Interview: Suicide Silence, Rochester, NY

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Word and Photos By Amber James

Last week, the Straight Outta Hell tour with Suicide Silence and Whitechapel came through Rochester, NY. Before the show I got a chance to sit down with Eddie Hermida, the vocalist behind Suicide Silence and ask a few questions about the tour, their new album, and a few other things. That is after we spent the first few minutes discussing our mutual love of Star Wars and Harry Potter because Hermida saw my lightsaber tattoo.

So, how long have you guys been on this tour?

I think we’re just over the halfway mark so I think we’ve been on tour for two weeks and a couple days.

What has been like so far?

Amazing. This is the first time this tour has ever happened, Whitechapel and Suicide Silence have never done a US tour before other than you know Warped Tour. We did one run together in Europe and that’s when we decided that this needed to happen in the states. It’s going crazy, everyone is really stoked on the whole show.

I know, I keep looking outside at the line and seeing how many people are and thinking ‘RIP this venue’ tonight.

Tonight this venue might explode.

From what I know, it’s owned by some older people so they might not know what’s about to happen.

Yeaaaaaa, I saw the barbershop quartet sign upstairs and I thought ‘they’re probably not ready for this’.

We had, last summer, one of the final Bane tours come through here and they tried stopping people from crowd surfing and stage diving. The show was stopped during Bane’s set so it was like an acoustic Bane singalong. So it makes me wonder if they know what the bands playing are like tonight.

Well, we’ll play it until the wheels fall off and that’s just how we roll.

Despised Icon just hopped on the tour last night (Tuesday, 10/11), so are you guys excited to have another one of the staples from yesteryear to be joining up with you guys?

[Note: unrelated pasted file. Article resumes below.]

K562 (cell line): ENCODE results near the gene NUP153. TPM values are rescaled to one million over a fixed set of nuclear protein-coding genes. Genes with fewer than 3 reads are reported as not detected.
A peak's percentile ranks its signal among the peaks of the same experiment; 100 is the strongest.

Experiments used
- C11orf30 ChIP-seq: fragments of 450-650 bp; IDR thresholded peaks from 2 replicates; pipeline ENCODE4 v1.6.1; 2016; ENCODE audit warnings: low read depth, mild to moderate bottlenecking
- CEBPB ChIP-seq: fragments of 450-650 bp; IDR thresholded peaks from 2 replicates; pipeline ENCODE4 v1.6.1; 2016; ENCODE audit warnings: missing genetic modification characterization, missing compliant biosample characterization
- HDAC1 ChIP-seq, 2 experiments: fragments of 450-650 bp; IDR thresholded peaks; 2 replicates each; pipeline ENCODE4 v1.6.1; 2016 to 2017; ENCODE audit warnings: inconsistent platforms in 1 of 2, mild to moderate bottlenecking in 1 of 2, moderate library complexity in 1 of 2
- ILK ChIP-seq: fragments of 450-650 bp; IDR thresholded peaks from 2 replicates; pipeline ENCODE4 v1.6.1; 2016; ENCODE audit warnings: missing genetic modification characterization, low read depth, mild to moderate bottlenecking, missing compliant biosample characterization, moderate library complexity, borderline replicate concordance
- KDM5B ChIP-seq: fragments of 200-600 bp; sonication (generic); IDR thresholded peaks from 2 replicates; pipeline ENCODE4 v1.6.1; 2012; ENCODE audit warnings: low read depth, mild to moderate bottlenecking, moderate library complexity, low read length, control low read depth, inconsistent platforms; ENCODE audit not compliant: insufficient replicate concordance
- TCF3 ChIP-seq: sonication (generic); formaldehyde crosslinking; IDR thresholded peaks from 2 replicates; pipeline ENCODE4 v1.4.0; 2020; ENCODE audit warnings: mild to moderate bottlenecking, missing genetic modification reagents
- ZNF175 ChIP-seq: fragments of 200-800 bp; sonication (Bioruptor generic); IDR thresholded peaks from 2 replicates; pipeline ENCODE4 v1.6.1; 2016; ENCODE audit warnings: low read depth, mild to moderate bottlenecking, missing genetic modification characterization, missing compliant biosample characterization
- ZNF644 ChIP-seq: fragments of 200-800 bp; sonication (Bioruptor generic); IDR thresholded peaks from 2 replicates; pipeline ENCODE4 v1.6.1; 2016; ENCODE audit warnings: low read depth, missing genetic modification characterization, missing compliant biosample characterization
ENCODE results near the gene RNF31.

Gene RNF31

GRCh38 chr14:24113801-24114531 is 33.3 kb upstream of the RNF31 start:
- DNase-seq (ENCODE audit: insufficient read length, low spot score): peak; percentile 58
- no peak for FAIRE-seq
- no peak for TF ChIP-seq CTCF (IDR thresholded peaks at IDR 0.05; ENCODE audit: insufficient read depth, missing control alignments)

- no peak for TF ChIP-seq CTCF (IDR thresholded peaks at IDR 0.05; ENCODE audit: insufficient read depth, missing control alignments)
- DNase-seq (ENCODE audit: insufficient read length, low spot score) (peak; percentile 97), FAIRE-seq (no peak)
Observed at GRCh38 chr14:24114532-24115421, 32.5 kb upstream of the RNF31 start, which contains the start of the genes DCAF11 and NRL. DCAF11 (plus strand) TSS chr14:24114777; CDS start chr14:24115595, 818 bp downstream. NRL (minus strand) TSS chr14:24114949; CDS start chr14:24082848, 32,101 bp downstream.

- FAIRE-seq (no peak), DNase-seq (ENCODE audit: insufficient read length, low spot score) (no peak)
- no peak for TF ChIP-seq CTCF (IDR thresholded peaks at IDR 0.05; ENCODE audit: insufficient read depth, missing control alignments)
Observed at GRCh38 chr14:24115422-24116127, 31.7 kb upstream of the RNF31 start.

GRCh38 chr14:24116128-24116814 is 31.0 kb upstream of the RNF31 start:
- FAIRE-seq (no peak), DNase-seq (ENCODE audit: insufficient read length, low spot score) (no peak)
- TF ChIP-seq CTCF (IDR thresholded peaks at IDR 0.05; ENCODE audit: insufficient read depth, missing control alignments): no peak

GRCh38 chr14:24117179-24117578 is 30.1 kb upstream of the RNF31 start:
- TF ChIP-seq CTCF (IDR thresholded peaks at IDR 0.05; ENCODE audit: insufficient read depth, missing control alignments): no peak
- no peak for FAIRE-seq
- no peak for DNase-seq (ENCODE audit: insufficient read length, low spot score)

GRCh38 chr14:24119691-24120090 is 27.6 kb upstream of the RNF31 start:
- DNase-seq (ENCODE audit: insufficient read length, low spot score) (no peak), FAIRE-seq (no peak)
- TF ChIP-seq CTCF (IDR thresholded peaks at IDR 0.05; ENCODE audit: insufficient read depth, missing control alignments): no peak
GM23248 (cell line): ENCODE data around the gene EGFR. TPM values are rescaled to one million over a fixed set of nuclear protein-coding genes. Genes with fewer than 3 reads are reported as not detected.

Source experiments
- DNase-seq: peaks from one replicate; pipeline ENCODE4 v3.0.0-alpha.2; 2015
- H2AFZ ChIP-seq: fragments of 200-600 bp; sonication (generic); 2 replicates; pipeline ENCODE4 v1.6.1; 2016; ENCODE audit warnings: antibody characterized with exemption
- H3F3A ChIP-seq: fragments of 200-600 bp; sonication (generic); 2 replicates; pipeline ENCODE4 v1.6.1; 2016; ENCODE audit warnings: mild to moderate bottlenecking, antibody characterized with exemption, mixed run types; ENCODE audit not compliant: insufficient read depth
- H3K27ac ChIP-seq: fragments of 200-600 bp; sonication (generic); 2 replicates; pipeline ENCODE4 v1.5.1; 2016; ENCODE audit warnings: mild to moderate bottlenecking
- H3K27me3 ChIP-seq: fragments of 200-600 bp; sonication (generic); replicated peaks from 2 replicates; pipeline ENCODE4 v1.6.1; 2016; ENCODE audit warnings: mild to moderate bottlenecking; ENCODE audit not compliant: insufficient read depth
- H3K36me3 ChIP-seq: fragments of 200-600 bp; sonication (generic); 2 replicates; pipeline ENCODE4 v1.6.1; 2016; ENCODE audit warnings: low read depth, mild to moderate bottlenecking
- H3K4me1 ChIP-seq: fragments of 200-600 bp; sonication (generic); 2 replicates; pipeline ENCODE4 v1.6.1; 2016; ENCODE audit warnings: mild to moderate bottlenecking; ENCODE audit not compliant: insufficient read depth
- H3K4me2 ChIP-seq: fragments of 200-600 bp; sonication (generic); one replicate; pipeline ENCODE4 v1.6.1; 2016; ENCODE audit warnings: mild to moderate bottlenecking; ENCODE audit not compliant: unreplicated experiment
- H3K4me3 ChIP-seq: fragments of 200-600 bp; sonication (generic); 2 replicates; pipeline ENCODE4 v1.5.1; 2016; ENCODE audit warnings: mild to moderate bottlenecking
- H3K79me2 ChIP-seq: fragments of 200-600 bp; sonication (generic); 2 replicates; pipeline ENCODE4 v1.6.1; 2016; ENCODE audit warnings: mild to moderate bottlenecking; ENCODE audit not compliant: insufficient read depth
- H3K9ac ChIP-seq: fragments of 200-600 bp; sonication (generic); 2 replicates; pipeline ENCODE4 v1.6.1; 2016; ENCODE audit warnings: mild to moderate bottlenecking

You know, Despised Icon, Suicide Silence, Job For A Cowboy, my old band All Shall Perish, we’re all kind of originators of this style, so it’s kinda cool to see one of the OGs play their songs. Especially since the last two albums they released were really fucking good. So, in the end, I was really happy to have them, they’re really good friends of ours.

I know a lot of people, who when this was announced, were excited over Suicide Silence and Despised Icon because we never got to see them way back when so now it’s our chance. Especially in a smaller intimate venue.

This is how we started, in 2006.

It’s been ten years! I know you guys also recorded a new album this summer. What was it like recording with Ross Robinson?

Amazing. He’s 100% not what people make him out to be. People talk about him like he’s really this enraged human being where if you don’t do something right, he fucks you up. But it’s not like that at all. It’s very much like he fucks you up in a different, he makes you delve deep inside yourself and figure out why the hell you’re making music to begin with. You know, it’s kind of that perfect kick in the ass that everyone needs. It was an honor to work with him. 

Is there anything you’re able to divulge about the new album at all?